Clay (and his wife Deana) were definitely of the New Orleans flavor. Clay resembled Rupert from Survivor in many ways, except he was a little larger around the waist and always wore jeans overalls instead of tie-dye. Deana helped him run Wargames and Fantasy, which has been around for a decade before Magic even existed. Clay had gotten into wargaming and Dungeon and Dragons and opened the shop to be a haven for himself and his gaming friends. Many of the old school Magic players in New Orleans started playing Magic because of Wargames and Fantasy, and there was a definite rift between the old guard from D&D and the new guard who were there solely for Magic.
Clay wasn’t the nicest of people, but his lack of niceness was in a very xenophobic way. He didn’t go out of his way to be unpleasant, but he also didn’t make outsiders feel at all welcome in his shop. Instead of the Tulane crowd being welcomed at Wargames and Fantasy as new blood, we were regarded as interlopers who were trespassing on foreign soil. The wargamers resented having Magic players there. Many of them viewed Magic as a fad that took up precious space where they could be playing Warhammer or running historical simulations.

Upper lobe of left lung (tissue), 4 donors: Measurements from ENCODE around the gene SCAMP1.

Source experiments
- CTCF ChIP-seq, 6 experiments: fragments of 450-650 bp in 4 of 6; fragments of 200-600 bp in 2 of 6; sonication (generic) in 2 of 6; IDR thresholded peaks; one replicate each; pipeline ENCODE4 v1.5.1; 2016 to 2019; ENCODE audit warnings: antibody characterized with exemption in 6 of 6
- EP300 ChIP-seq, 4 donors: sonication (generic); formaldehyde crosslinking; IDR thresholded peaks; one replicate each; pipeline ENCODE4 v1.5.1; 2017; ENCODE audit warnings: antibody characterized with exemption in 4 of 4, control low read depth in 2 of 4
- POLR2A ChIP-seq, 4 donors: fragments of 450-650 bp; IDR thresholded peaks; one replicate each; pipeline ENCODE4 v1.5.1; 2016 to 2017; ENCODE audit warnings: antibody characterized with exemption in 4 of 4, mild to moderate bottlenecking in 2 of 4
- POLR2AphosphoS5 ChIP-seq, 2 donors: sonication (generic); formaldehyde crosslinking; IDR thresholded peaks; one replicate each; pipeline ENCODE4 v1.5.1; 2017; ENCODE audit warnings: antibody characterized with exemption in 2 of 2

It was a shame that Wargames and Fantasy didn’t cater at all to Magic players, because they were the most game friendly shop within driving distance of New Orleans. We stopped going to their tournaments after a month or so, since none of us were having fun at the events. Eventually the store got out of Magic all together around the time of Tempest. Note this trend: every shop that has ever tried to organize Magic tournaments in New Orleans has run aground due to one or another factor. In this case, it was Clay’s refusal to accept something new.